Northwest Austin Municipal Utility District Number One v. Holder, 129 S. Ct. 2504; 174 L. Ed. 2d 140; 2009 U.S. LEXIS 4539 (2009)

Facts—A small utility district with an elected board in Texas was required by Section 5 of the Voting Rights Act of 1965 to get federal preclearance before it could change its elections. A U.S. District Court rejected claims that the utility should be eligible to bypass this provision under the “bailout” provision in Section 4(a) of the Act or that Section 5 was unconstitutional. The district sued Attorney General Holder.

Questions—a) Is the utility district eligible for the bailout provision? b) Is the preclearance provision of the Voting Rights Act justified under Section 2 (the enforcement provision) of the Fifteenth Amendment?

Decisions—a) Yes; b) Issue avoided.

ReasonsC.J. Roberts (8 ½ to ½). Roberts largely confines his opinion to statutory construction. Deciding that the district is eligible to pursue the bailout option, he decided not to reach the constitutional question. Roberts did observe that Section 5 of the Voting Rights Act was intended to be temporary, and that the original act of 1965 had been extended to the year 2031. Many of the problems it sought to address had been so addressed. Section 5 had gone beyond the prohibitions of the Fifteenth Amendment, and the data on which it had been based was now dated. Both the “Act’s preclearance requirements and its coverage formula raise serious constitutional questions.” Although the Court should not “shrink” from its duty, it is proper to decide a case on statutory grounds where the Court can avoid constitutional issues, and past definitions of “political subdivisions” allowed the utility district, and other state subdivisions, to apply for an exemption.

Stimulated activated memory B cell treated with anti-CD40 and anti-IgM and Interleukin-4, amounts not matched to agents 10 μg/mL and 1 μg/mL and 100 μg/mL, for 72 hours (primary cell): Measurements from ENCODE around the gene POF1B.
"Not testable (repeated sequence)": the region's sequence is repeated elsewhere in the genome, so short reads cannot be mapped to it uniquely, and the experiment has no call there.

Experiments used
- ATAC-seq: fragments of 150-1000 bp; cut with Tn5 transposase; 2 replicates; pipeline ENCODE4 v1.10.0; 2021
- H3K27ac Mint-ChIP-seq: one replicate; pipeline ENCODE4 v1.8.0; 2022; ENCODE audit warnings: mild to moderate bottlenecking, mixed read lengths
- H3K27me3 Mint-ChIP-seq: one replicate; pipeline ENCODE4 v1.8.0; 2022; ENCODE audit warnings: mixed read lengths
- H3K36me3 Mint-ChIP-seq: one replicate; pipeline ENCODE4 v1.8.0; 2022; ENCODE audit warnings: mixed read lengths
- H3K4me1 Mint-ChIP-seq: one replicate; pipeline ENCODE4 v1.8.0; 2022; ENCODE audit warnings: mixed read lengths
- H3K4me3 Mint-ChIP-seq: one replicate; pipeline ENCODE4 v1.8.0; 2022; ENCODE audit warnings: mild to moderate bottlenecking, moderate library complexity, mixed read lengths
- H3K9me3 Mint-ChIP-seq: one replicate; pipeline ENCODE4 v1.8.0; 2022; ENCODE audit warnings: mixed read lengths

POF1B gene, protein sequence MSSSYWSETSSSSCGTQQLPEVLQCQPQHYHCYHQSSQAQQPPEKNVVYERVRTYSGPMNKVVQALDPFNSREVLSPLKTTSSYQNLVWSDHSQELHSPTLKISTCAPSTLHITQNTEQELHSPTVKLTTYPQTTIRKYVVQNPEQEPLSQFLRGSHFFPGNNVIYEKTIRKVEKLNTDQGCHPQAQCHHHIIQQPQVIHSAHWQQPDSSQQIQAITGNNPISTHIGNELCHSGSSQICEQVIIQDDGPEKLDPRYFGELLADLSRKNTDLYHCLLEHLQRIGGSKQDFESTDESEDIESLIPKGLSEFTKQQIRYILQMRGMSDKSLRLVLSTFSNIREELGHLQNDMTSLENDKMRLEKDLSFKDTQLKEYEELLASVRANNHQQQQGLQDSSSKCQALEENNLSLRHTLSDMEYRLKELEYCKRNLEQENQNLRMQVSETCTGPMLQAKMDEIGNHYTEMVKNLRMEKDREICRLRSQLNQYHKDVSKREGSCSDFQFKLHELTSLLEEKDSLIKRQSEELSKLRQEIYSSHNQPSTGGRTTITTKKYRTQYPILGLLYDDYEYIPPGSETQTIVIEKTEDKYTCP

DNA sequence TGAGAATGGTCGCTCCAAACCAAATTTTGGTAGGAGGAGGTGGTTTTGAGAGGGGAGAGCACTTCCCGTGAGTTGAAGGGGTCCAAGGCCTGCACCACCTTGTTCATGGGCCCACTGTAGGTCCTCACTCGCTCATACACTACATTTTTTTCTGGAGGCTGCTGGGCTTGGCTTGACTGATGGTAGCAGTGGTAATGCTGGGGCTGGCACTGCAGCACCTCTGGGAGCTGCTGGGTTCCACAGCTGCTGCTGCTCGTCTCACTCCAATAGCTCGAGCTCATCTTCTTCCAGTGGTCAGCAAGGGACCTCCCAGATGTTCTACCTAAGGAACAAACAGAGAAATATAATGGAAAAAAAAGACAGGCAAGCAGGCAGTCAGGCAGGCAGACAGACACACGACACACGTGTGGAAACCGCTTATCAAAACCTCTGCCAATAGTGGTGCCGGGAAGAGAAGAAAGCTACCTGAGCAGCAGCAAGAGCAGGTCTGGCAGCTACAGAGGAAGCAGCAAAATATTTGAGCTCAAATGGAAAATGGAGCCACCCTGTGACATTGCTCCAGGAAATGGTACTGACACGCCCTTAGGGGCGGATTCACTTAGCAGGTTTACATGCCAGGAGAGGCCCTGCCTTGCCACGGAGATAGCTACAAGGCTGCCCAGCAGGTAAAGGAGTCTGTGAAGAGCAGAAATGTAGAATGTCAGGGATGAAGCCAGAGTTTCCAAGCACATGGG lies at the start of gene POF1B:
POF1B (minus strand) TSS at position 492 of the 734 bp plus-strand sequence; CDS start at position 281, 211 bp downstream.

J. Thomas concurred in the judgment but, absent assurance that the utility district would actually receive a bailout, would have held that Section 5 exceeded congressional authority to enforce the Fifteenth Amendment. States had primary authority to structure their electoral systems. The exceptional circumstances that gave rise to Section 5 no longer existed and cannot be justified where evidence of intentional discrimination is lacking. “Punishment for long past sins is not a legitimate basis for imposing a forward-looking preventative measure that has already served its purpose.”

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